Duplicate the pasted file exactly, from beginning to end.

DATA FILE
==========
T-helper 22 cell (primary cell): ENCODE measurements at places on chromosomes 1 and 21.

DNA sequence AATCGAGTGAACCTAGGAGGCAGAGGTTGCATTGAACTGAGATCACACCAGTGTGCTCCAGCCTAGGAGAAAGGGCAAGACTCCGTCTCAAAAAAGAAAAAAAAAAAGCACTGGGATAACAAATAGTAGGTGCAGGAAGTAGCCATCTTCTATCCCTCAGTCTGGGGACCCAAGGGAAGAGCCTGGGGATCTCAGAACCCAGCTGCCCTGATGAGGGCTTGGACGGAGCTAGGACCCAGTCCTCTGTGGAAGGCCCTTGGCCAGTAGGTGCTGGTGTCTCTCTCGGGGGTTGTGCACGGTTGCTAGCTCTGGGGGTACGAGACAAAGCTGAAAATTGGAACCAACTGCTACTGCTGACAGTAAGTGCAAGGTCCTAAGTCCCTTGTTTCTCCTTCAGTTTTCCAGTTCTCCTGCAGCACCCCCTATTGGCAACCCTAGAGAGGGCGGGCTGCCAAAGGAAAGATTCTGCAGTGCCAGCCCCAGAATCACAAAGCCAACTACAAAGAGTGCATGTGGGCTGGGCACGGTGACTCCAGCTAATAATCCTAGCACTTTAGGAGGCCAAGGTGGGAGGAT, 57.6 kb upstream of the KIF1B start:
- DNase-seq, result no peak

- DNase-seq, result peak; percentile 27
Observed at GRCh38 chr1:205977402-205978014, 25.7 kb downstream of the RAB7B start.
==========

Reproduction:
T-helper 22 cell (primary cell): ENCODE measurements at places on chromosomes 1 and 21.

DNA sequence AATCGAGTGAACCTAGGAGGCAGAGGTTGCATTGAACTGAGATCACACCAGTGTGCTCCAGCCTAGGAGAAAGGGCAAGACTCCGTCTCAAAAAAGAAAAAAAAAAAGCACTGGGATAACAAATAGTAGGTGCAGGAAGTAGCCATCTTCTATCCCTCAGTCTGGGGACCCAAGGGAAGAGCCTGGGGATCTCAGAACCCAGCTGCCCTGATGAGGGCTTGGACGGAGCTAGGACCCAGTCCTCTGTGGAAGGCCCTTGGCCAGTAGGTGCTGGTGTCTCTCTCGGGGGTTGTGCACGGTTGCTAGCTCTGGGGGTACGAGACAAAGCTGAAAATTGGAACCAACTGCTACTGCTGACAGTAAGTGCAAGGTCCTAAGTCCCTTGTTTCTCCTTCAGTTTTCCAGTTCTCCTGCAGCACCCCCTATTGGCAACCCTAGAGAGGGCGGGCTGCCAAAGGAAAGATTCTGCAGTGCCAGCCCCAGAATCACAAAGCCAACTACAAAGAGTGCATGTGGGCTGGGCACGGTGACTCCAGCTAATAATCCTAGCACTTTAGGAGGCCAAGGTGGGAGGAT, 57.6 kb upstream of the KIF1B start:
- DNase-seq, result no peak

- DNase-seq, result peak; percentile 27
Observed at GRCh38 chr1:205977402-205978014, 25.7 kb downstream of the RAB7B start.